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The city of Beverly Hills is continuing its efforts to make the city more bicycle-friendly, as evidenced by the City Council’s June 21 approval of bike lanes and shared lane bicycle markings – or “sharrows” – on Doheny Drive, from Burton Way to Whitworth Drive.
The bike lanes are part of the city’s Complete Streets Plan, which described the Doheny Drive project as “high priority,” according to a staff report. The installation of the on-street, striped bike lanes is expected to occur later this year.
According to a staff report, the project is not expected to impact parking or traffic lanes, but it would connect with bikeways recently installed on Clifton Way, Charleville Boulevard and Gregory Way, and other bike lanes on Burton Way.
“First, this is not about people not being able to use their cars,” Councilman Robert Wunderlich said. “Nobody is saying that cars can’t go on Doheny [or that] cars can’t park on Doheny, or for that matter, the rest of the city. This has never been about [saying] people cannot use cars. What this is about is providing an opportunity for people who choose not to use a car to actually make it safe for them to do so.”
He said city officials regularly discuss maintaining a “village atmosphere” in Beverly Hills and attracting younger families, and that neither of those goals are accomplished by city streets being “race courses.” Wunderlich said residents want quiet streets that are walkable and safe for bicyclists.
“Of course, [this project] is not going to cure that,” he added. “Is it helpful? Yes. Obviously, most people are not going to choose the bicycle instead of being in their cars. But, for everybody who does, that takes a car off the street by choice. It reduces congestion. It reduces the need for parking.”
Wunderlich added that the bike lanes will also reduce speeding and assist in combatting climate change, while improving residents’ physical and mental health.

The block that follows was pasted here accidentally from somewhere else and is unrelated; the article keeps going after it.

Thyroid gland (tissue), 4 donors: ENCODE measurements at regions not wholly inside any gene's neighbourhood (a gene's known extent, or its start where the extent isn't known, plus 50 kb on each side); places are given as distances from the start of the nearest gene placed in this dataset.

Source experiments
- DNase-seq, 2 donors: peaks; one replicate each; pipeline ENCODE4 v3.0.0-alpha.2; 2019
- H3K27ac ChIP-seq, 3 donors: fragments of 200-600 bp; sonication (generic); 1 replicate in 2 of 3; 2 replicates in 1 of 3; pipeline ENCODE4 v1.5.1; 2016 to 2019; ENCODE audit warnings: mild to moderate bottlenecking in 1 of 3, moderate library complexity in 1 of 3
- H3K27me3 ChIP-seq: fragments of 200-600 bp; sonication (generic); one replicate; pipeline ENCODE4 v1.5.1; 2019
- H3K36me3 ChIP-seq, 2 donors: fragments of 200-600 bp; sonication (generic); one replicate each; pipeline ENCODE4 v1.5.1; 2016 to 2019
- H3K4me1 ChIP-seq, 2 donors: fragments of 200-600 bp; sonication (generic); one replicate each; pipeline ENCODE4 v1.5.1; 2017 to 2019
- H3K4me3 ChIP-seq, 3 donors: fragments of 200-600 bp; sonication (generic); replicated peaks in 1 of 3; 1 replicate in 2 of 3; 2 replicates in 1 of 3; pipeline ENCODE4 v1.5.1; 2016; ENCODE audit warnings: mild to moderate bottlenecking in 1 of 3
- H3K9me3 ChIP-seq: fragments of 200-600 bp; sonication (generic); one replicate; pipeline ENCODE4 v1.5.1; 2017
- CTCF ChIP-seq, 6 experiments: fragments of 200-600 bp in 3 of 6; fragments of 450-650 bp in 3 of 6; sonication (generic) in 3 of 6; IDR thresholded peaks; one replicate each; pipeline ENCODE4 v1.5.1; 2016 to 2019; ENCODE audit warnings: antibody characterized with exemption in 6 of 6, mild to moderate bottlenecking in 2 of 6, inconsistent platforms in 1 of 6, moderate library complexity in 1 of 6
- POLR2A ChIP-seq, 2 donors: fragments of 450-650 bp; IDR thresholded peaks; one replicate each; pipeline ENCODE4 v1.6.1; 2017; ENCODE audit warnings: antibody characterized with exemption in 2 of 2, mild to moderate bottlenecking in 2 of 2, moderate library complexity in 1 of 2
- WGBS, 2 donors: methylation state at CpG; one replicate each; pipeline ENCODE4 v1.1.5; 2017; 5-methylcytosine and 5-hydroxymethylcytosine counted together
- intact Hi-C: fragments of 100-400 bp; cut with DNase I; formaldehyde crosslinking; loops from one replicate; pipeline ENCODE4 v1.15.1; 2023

Councilman Lester Friedman said he supports the project, although he voiced concern about bicyclists ignoring stop lights and stop signs. He suggested installing more signage in problematic areas.
“But, I do think that the time has come for us to [install] a good north/south route,” Friedman added.
Councilman John Mirisch said the bike lanes will benefit motorists as well, as state law allows bicyclists to occupy an entire lane if they choose to do so.
“We’re not losing any parking,” he said. “We’re not losing any travel lanes. To me, this is a no-brainer.”
Vice Mayor Julian Gold said the last time the council reviewed the project in March, concerns were raised about the amount of community engagement the city had done to inform residents about the proposal and bicycle safety.
According to the staff report, city staff has conducted a “robust” educational campaign, including social media posts, presentations and demonstrations, since that meeting.
“You certainly accomplished that goal, as far as I’m concerned,” Gold said.
Mayor Lili Bosse also supported the project and said the city has done a “tremendous” amount of outreach to inform residents of traffic laws as they pertain to bicycles.
“I can’t even remember us doing this level of [outreach], and I’m happy we did,” she added.
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